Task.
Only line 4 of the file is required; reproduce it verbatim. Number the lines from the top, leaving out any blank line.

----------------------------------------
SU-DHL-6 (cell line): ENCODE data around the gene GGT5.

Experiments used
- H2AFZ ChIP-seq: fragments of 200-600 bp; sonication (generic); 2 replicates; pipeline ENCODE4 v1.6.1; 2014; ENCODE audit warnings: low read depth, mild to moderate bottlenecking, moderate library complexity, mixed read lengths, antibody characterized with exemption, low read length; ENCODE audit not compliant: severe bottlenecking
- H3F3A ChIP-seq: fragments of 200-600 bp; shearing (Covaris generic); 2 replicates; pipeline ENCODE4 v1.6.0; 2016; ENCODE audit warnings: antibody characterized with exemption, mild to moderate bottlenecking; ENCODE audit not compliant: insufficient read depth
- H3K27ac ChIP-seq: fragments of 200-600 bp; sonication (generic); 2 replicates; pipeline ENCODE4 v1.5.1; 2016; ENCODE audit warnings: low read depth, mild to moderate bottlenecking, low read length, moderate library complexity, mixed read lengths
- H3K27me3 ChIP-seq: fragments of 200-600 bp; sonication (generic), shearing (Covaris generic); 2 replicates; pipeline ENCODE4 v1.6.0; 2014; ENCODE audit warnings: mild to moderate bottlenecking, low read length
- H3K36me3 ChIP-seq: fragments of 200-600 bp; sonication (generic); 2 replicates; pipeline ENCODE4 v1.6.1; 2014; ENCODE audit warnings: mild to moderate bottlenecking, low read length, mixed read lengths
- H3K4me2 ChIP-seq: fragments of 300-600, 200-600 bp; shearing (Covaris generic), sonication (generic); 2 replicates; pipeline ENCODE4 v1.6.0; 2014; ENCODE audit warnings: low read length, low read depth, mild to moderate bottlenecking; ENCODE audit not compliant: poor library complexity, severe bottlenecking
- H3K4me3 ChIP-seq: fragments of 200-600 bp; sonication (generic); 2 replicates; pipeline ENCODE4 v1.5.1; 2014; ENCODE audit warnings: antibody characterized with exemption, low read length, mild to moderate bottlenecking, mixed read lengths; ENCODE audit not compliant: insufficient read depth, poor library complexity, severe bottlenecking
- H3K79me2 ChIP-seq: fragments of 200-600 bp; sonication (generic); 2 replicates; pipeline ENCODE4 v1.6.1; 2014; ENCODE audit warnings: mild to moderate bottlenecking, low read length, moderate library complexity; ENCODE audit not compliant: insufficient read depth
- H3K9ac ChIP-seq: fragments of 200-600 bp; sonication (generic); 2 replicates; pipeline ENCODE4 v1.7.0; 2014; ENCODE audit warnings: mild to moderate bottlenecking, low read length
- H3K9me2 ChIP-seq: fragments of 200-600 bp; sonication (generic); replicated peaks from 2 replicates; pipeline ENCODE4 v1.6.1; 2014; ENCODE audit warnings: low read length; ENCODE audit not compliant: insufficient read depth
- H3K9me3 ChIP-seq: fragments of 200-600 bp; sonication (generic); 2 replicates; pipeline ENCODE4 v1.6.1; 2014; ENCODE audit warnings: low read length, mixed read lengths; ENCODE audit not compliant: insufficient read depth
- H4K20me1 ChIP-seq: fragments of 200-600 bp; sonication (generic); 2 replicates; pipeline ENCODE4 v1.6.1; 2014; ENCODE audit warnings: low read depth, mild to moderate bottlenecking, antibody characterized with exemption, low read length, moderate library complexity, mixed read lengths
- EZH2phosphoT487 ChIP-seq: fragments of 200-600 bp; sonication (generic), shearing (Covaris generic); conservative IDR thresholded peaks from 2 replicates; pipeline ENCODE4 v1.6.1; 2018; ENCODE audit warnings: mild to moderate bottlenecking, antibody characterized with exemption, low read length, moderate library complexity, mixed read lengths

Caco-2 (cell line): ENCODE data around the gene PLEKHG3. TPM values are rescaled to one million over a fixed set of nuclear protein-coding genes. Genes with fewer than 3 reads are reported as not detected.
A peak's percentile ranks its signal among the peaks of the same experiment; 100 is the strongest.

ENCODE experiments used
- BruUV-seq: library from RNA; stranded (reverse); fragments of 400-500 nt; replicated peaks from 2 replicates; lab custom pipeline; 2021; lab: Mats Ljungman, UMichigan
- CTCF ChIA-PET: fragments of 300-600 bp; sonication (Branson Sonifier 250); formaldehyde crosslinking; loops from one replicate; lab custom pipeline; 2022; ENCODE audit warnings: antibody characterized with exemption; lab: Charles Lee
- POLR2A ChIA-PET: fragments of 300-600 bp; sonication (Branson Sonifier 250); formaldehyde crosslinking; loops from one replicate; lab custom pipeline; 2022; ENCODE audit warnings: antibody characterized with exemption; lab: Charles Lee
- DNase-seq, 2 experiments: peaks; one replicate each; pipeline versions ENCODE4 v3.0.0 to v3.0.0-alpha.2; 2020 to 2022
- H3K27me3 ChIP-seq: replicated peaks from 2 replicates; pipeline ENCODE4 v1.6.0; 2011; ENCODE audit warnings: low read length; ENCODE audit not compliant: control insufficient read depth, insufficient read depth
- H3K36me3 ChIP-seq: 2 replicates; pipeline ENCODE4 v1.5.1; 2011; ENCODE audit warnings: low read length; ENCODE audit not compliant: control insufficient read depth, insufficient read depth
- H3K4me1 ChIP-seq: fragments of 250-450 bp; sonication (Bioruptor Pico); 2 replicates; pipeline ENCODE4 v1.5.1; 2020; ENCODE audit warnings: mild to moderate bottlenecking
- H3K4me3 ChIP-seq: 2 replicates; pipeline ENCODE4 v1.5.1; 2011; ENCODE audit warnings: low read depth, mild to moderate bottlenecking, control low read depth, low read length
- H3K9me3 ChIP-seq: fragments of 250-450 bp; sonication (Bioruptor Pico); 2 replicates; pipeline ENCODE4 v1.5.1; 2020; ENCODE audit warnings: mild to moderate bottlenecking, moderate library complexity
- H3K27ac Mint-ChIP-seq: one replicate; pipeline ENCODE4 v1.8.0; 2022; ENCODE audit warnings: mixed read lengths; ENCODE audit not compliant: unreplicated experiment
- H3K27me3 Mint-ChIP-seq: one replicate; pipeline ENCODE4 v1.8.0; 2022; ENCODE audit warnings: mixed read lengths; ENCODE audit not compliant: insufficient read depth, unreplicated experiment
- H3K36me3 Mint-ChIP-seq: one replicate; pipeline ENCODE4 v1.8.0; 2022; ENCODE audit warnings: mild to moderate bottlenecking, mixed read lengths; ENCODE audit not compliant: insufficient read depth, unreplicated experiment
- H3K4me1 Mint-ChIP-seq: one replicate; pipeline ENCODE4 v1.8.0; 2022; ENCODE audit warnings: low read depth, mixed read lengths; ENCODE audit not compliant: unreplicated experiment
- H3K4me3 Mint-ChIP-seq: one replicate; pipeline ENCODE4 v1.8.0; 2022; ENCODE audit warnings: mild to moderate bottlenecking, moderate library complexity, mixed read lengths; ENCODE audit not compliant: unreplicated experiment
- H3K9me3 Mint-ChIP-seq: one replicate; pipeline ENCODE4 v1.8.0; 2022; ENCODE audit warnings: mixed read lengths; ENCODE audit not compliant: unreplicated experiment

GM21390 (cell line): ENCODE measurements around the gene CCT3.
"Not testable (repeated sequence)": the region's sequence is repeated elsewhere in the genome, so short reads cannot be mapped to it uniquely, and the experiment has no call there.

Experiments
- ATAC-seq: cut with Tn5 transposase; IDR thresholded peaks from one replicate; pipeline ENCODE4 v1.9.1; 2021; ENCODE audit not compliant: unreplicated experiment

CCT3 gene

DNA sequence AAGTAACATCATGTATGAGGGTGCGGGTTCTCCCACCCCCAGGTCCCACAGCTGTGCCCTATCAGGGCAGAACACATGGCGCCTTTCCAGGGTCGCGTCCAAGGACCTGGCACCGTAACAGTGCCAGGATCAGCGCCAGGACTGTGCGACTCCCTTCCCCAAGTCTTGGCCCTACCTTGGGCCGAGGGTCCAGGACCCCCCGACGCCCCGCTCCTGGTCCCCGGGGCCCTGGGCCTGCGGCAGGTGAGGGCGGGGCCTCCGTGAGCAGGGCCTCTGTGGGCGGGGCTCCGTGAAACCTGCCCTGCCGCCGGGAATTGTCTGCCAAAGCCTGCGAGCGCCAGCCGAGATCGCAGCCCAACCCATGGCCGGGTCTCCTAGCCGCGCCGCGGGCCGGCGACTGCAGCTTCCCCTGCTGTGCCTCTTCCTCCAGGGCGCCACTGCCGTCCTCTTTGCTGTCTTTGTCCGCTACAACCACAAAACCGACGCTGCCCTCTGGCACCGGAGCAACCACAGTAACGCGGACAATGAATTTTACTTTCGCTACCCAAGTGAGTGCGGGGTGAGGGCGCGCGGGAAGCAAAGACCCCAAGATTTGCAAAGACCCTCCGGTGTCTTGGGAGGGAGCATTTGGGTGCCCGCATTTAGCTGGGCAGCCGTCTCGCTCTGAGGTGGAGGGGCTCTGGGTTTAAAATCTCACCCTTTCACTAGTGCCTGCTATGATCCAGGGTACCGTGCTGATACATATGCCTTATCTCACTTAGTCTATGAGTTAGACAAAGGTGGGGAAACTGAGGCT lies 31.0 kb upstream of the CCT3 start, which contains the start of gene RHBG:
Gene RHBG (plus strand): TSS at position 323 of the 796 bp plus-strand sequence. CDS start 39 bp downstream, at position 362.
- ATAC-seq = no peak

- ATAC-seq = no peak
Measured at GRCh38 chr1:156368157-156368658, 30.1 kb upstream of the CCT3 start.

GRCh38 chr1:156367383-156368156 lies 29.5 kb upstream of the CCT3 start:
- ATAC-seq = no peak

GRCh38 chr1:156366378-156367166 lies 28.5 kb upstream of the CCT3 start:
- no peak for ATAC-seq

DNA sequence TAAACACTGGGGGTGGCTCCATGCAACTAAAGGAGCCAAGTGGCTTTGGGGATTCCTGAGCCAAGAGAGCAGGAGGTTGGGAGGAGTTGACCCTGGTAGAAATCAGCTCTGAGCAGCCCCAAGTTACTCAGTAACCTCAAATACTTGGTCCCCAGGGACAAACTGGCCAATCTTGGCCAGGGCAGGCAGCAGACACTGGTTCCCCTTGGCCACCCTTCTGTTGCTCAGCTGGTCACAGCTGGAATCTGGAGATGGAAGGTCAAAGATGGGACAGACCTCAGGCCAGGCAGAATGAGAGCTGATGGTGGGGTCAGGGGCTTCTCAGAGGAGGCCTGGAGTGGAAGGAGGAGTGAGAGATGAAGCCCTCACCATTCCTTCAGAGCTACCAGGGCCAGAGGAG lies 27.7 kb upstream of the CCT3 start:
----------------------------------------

- H3F3A ChIP-seq: fragments of 200-600 bp; shearing (Covaris generic); 2 replicates; pipeline ENCODE4 v1.6.0; 2016; ENCODE audit warnings: antibody characterized with exemption, mild to moderate bottlenecking; ENCODE audit not compliant: insufficient read depth